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#1970333 - 10/08/12 02:10 PM Re: Genuis modern day classical composers? [Re: EdwardianPiano]
MaryBee Offline
1000 Post Club Member

Registered: 08/21/09
Posts: 1208
Loc: Cleveland, OH
Originally Posted By: EdwardianPiano
Was talking with a friend about the c. 18th and c.19th composers- Beethoven, Chopin, Mozart, Liszt, Schubert etc and I am not aware of anyone alive composing today at their genius level. The greatest musical geniuses of those days can't be beaten. What do you all think?
Interesting topic, Edwardian, and something I've wondered about too! In fact, I've had some discussions along these lines with my teacher, who happens to be a composer. I ran across this related article (http://www.salon.com/2002/10/02/classical/) some time ago. Can I ask you to read it, and come back and tell me what you think.
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Mary Bee
Current mantra: Play outside the box.
XVI-XXXIV

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#1970387 - 10/08/12 04:24 PM Re: Genuis modern day classical composers? [Re: MaryBee]
EdwardianPiano Offline
500 Post Club Member

Registered: 07/29/11
Posts: 752
Loc: Liverpool, England

Quote:
Interesting topic, Edwardian, and something I've wondered about too! In fact, I've had some discussions along these lines with my teacher, who happens to be a composer. I ran across this related article (http://www.salon.com/2002/10/02/classical/) some time ago. Can I ask you to read it, and come back and tell me what you think.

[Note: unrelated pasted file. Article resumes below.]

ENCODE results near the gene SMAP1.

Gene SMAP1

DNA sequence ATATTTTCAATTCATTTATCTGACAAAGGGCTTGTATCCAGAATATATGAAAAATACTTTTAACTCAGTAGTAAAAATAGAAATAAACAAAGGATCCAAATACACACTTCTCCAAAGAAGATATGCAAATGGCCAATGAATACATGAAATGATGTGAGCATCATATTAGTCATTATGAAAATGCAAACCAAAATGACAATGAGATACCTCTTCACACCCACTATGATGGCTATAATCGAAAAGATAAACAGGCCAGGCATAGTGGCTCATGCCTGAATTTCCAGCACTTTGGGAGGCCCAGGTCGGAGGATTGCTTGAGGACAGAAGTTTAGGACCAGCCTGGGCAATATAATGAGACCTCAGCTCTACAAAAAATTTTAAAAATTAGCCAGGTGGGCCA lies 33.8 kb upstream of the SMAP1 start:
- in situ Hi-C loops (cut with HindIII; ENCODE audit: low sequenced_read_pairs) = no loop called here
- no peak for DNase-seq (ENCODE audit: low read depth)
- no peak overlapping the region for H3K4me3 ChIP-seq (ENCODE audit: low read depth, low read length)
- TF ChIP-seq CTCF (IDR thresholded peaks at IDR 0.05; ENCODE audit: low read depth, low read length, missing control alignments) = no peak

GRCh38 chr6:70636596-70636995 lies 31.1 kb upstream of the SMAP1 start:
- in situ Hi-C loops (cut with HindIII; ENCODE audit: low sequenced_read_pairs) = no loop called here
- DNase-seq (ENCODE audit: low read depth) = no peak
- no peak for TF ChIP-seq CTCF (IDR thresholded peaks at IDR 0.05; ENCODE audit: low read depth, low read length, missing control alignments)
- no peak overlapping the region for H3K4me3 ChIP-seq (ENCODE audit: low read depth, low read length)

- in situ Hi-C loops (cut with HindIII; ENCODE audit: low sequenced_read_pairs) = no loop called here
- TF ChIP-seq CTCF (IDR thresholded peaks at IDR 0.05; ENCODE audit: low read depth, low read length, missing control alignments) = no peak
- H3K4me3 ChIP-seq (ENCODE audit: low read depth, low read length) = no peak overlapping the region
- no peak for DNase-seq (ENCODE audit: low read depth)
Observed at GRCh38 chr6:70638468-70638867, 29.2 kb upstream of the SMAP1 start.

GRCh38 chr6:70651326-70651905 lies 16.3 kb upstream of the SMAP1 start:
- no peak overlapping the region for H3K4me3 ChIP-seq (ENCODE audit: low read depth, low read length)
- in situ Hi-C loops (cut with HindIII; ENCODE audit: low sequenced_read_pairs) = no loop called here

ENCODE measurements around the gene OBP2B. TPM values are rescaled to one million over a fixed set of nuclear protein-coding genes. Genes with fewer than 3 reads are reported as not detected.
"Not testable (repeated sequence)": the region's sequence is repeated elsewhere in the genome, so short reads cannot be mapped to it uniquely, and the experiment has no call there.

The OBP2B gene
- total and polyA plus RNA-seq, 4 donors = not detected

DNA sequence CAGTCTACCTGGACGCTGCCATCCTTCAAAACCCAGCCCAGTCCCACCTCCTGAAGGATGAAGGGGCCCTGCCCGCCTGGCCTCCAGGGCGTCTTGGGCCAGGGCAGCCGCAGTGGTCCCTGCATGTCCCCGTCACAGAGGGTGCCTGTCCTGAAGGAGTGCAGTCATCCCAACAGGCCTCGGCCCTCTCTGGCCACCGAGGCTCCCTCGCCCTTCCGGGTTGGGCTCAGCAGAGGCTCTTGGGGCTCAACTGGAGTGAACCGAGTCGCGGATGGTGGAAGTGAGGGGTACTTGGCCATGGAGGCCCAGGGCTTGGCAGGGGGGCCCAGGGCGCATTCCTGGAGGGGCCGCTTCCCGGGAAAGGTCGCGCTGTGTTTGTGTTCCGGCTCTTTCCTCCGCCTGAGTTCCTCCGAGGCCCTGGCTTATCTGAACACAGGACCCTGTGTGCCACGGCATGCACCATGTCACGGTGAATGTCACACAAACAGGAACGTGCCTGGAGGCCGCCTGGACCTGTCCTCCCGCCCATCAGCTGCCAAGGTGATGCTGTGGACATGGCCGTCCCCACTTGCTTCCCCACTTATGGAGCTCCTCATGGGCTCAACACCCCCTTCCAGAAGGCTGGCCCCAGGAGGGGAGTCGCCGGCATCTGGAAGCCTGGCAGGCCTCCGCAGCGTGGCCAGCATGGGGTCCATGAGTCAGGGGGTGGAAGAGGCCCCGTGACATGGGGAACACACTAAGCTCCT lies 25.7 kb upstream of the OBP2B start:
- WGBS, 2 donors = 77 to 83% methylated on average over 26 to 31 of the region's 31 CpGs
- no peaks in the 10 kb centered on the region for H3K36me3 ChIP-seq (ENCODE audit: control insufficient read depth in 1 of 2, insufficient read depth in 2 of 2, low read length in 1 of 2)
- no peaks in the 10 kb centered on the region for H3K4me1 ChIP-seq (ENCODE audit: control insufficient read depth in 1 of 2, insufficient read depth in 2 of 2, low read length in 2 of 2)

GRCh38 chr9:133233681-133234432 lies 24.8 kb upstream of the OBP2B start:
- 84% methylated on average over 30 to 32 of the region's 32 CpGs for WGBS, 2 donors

Thanks for that MaryBee. I'm not sure Classical is music that can be seen as not very popular as my experience of going to the Liverpool Philharmonic to concerts conducted by Vasily Petrenko have really opened my eyes. The hall is packed out with yes, mostly over 40s, but I have seen children there who have been very excited and thrilled at the music! I have seen a 4 year old boy excitedly saying to his nan ( who had brought him) that he wanted to learn piano. And one teenaged lad with learning difficulties was exhilarated by the orchestra and wanted to know what all the instruments were and was waving his arms about pretending to conduct!
The first time I went I was surprised by all the whooping and cheering and ovations at the end- as loud as you get at pop concerts!
The thing is that famous pianists pack out concert halls and opera stars do too and sell many albums. The pop charts telling us a single is the number one only measure that kind of music- so it doesn't tell one how popular an opera singer is and how many concerts are sell outs etc. Look at Lucianao Pavarotti- he was and still is every bit as celebrated as The Beatles.